Sections

Connor, Squadron showdown - Incumbent, challenger strengthen their bases for upcoming fight

The Brooklyn Paper
Share on TwitterTweet
Share on Facebook
Subscribe

Don’t miss our updates:

With petitions beginning to be circulated in the upcoming grudge match for the 25th State Senate District, incumbent Martin Connor seems to have sewn up the support of most of the Democratic clubs in downtown Brooklyn.

While incumbent challenger Daniel Squadron received the endorsement of the Downtown Independent Democrats (DID) in lower Manhattan last month, officials from Connor’s camp said that they’re being welcomed with open arms on this side of the Brooklyn Bridge.

Late last week, Connor overwhelmingly received the endorsement of the Independent Neighborhood Democrats (IND), who are petitioning for him this week.

Connor is celebrating his thirtieth year in Albany this year.

“Both of the candidates came before us to speak, but Senator Connor has a long standing relationship with the club members,” IND President Bob Zuckerman said. “While we took that into account, when we talked about whom to endorse, most of the comments made were about the seniority issue.”

IND members believed that, with the Democrats poised to take the State Senate this year, Connor, a former Minority Leader who already chairs a committee, would have more of an impact in Albany than Squadron, who would only be a freshman senator if elected.

“His experience would be a big factor, especially now,” Zuckerman said.

Connor aide Marty Algaze said that the senator has also received the endorsement of other democratic clubs in the 25th Senate District on both sides of the Brooklyn Bridge. While Connor was disappointed that he didn’t receive the DID endorsement, Algaze said that the senator only lost by five votes and alleged that “[Squadron] packed the club” with his supporters.

Connor didn’t receive the support of the Central Brooklyn Independent Democrats (CBID), who voted “no endorsement” Thursday.

While both candidates filled out a questionnaire, only Connor addressed the club and the buzz following the meeting favored the senator.

“Connor surprised many by making a personal appearance,” CBID President Chris Owens wrote on the club’s website. “His presentation was very impressive, containing a mix of detailed legislative knowledge institutional memory and optimism about the potential of the Democratic State Senate.”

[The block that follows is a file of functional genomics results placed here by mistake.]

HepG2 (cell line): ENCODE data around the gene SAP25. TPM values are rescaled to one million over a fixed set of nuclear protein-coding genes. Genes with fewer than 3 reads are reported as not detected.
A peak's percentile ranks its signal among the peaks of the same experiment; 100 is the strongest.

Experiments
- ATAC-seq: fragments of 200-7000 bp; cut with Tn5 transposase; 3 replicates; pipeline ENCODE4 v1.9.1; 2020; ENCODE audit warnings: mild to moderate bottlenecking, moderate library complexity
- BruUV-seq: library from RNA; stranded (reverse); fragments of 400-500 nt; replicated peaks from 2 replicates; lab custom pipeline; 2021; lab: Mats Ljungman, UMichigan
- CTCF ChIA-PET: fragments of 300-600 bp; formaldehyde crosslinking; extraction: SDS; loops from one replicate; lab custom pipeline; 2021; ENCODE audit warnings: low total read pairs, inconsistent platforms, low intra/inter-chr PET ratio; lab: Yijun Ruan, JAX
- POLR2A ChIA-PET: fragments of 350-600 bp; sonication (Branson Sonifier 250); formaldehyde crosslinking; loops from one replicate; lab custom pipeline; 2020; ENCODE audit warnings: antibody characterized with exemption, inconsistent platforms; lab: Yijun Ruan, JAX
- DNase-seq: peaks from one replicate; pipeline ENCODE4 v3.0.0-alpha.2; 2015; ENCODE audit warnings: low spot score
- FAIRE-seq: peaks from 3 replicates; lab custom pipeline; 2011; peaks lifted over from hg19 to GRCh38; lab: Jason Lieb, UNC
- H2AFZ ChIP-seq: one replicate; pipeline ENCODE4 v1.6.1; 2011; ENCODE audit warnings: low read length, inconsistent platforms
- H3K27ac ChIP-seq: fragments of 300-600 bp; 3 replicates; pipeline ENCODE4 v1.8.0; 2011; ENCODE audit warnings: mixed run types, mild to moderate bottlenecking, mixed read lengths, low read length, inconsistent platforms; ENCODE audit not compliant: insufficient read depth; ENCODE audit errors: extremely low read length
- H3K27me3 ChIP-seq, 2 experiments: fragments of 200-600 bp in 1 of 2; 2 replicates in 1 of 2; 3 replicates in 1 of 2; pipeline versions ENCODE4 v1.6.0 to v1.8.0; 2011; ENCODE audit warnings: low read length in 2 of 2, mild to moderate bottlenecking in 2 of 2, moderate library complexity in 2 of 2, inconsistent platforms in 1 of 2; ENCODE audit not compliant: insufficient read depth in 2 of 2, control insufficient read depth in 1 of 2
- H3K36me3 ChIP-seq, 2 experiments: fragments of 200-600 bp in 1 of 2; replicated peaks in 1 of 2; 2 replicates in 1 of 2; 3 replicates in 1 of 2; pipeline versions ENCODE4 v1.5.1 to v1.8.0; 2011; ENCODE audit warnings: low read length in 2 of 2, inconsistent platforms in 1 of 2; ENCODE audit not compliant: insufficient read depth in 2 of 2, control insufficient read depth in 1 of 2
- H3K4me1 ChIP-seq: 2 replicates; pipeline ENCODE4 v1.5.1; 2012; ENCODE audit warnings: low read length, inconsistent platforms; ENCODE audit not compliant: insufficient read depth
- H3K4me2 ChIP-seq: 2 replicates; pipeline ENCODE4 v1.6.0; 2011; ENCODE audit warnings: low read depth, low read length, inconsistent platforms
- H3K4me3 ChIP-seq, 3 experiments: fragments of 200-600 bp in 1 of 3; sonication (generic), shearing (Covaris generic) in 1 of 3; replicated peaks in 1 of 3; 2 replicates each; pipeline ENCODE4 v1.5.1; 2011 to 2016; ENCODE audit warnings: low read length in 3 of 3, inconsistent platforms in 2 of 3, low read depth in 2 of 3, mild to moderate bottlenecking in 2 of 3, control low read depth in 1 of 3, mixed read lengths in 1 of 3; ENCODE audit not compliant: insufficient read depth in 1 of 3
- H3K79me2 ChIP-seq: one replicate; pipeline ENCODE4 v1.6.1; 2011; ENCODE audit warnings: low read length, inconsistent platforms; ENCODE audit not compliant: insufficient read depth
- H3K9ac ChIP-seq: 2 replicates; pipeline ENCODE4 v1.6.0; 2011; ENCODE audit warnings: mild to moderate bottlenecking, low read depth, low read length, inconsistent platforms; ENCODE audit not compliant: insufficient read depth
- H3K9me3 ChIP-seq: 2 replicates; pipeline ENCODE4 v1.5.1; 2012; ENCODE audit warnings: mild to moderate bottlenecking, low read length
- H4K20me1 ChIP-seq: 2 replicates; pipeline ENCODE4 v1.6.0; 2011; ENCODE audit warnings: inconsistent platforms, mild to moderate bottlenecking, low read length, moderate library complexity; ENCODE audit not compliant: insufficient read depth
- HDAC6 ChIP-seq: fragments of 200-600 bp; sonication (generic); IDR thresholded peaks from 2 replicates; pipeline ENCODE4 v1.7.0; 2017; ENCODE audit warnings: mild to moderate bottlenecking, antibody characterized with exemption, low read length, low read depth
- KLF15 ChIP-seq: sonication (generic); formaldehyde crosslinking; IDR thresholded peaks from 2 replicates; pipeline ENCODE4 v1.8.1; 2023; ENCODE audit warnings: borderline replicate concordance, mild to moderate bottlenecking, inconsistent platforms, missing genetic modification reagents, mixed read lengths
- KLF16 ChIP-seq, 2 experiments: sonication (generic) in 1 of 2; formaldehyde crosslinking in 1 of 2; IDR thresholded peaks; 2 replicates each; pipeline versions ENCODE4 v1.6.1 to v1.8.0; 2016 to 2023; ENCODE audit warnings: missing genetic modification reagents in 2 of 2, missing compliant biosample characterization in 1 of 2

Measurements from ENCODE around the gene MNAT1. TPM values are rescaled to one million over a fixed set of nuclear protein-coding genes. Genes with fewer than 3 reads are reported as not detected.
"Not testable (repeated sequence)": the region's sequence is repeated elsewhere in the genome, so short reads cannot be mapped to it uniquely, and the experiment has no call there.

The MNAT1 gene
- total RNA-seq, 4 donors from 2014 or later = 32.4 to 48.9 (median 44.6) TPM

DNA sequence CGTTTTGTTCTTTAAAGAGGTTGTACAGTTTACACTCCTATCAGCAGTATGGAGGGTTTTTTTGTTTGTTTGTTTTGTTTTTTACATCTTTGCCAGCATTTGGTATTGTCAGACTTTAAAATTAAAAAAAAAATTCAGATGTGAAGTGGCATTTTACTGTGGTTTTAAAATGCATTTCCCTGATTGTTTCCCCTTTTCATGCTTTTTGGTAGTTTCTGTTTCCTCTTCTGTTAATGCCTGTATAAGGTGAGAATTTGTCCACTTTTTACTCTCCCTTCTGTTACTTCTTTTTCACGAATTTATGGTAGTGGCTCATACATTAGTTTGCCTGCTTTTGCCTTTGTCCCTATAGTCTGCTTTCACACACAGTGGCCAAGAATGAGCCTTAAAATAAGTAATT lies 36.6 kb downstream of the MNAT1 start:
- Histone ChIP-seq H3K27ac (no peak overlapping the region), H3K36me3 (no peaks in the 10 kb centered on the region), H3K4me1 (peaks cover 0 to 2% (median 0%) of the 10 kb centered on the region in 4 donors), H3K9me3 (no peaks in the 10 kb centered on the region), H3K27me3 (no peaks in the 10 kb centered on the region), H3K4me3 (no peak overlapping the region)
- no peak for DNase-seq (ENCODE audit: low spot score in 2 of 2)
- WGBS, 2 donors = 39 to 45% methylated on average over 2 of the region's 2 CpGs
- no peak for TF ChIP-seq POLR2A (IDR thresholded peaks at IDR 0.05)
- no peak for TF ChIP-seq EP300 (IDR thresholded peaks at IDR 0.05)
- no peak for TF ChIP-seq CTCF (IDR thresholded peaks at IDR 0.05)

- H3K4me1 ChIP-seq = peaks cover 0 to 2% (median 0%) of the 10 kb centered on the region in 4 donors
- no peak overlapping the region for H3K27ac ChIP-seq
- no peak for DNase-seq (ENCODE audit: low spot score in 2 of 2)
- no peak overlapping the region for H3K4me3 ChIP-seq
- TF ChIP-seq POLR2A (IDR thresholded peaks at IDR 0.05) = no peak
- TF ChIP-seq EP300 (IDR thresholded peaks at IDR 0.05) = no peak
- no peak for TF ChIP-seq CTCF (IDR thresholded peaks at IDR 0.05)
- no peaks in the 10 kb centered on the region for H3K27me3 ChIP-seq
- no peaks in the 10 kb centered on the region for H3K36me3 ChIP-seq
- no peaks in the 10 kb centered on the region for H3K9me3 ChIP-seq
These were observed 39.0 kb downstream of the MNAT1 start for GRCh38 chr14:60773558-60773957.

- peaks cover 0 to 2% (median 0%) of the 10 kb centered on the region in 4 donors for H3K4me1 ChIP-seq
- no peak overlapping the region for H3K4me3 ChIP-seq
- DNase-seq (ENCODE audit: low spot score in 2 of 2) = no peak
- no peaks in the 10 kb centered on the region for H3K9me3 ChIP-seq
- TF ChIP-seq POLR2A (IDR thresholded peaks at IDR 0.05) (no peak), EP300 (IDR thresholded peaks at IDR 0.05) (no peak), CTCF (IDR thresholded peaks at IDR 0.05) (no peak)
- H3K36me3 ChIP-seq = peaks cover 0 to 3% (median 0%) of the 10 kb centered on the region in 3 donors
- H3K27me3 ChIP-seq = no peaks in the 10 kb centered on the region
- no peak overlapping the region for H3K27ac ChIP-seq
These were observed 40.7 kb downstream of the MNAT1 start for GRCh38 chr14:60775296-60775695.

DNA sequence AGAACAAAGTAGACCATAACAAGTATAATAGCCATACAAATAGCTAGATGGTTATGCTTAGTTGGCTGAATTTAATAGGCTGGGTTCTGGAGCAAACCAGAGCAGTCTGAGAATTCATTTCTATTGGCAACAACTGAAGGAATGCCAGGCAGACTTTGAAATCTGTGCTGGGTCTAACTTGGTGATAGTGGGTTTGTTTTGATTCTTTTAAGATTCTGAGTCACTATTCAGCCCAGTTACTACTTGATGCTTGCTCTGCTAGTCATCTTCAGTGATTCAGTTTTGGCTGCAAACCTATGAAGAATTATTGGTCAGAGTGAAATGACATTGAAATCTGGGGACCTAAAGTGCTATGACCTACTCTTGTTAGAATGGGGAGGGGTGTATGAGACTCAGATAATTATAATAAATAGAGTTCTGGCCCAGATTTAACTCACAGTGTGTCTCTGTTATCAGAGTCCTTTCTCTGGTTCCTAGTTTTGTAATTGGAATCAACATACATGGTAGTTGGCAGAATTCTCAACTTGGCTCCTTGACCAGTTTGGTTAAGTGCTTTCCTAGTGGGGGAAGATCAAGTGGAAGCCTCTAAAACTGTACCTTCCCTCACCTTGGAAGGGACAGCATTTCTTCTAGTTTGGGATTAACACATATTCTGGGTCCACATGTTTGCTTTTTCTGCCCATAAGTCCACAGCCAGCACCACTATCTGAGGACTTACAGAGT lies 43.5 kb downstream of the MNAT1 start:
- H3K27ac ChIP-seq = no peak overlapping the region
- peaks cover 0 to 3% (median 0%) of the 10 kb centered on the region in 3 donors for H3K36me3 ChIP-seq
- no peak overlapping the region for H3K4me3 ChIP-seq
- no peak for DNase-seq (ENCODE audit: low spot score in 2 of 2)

Owens said that “Connor left CBID members in conflict.” While the club had endorsed Connor challenger Ken Diamondstone in the 2006 election, they were “wary” of Squadron and had questions about his “big money, his work for [U.S. Senator Charles] Schumer, the NYC Department of Education and a big PR firm.”

“Squadron’s minimal grassroots community experience was also a problem,” Owens wrote.

But when petitions went out earlier this week, more clubs were collecting signatures for Connor than for Squadron, he said.

“We’re feeling very optimistic,” Algaze explained. “He [Squadron] doesn’t have people in the clubs getting signatures for him, so he has to either go out and find people or pay people to do it for him.”

Squadron said that he has “a grassroots petition campaign in both the Manhattan portion and the Brooklyn portion of the district.”

“We are feeling great,” he explained. “The people’s response has been even more positive than we first thought. They really want to see a change in Albany.

Squadron said he wasn’t disappointed in IND’s support for Connor because the club had voted for the senator in the past.

He did, however, dispute their “seniority matters” reasoning.

“The moment that the senate goes Democratic, which I believe it will, will be the most important moment for people of this district to look at who’s representing them and how they are representing them,” he said.

Updated 11:48 am, January 16, 2019
Today’s news:
Share on TwitterTweet
Share on Facebook
Subscribe

Don’t miss our updates:


Reasonable discourse

Comments closed.

First name
Last name
Your neighborhood
Email address
Daytime phone

Your letter must be signed and include all of the information requested above. (Only your name and neighborhood are published with the letter.) Letters should be as brief as possible; while they may discuss any topic of interest to our readers, priority will be given to letters that relate to stories covered by The Brooklyn Paper.

Letters will be edited at the sole discretion of the editor, may be published in whole or part in any media, and upon publication become the property of The Brooklyn Paper. The earlier in the week you send your letter, the better.

Hey there, Brooklyn Daily reader!

Yes, you’re in the right place — Brooklyn Paper is the new online home of BrooklynDaily.com.

So bookmark this page, and remember check it throughout the day for the latest stories from your neighborhood — and across this great borough of ours.